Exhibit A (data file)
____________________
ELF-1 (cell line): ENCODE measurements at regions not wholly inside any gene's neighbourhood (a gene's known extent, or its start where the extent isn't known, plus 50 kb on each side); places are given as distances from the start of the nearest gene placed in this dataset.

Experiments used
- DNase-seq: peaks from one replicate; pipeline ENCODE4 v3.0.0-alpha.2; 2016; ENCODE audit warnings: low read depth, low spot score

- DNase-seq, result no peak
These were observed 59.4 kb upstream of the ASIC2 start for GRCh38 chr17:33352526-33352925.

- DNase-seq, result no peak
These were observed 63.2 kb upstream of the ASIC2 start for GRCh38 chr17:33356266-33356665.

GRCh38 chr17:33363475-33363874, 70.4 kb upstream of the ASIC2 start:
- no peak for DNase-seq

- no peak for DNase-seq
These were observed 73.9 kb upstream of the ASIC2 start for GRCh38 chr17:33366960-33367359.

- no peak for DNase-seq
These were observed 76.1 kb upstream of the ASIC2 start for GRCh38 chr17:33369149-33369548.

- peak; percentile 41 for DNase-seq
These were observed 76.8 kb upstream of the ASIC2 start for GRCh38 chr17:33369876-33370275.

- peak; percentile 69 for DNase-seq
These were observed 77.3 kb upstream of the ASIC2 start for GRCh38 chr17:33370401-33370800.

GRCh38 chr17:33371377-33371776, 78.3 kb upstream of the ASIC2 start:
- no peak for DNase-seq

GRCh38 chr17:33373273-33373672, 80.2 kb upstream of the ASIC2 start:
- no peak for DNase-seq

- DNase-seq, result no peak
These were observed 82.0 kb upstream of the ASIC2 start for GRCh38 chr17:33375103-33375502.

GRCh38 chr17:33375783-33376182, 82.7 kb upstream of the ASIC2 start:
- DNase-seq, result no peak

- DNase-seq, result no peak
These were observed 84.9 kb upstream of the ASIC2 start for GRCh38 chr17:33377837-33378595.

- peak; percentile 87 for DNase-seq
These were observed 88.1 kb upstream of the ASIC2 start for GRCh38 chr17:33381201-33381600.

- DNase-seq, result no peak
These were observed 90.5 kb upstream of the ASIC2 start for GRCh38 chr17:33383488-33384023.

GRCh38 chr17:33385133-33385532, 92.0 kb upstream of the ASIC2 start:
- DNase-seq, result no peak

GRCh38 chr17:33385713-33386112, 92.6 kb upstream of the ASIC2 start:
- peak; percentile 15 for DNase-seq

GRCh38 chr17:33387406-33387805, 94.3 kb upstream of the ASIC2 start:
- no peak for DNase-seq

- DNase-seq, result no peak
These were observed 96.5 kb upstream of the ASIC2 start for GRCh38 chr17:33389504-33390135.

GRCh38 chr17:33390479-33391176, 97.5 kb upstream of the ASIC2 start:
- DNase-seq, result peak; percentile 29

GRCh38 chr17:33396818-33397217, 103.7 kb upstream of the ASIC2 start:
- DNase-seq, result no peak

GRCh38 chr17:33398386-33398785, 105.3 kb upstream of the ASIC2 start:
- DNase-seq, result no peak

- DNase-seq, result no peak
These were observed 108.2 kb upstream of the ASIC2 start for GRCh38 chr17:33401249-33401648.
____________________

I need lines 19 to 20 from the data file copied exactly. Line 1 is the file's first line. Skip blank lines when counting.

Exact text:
- no peak for DNase-seq

GRCh38 chr17:33373273-33373672, 80.2 kb upstream of the ASIC2 start: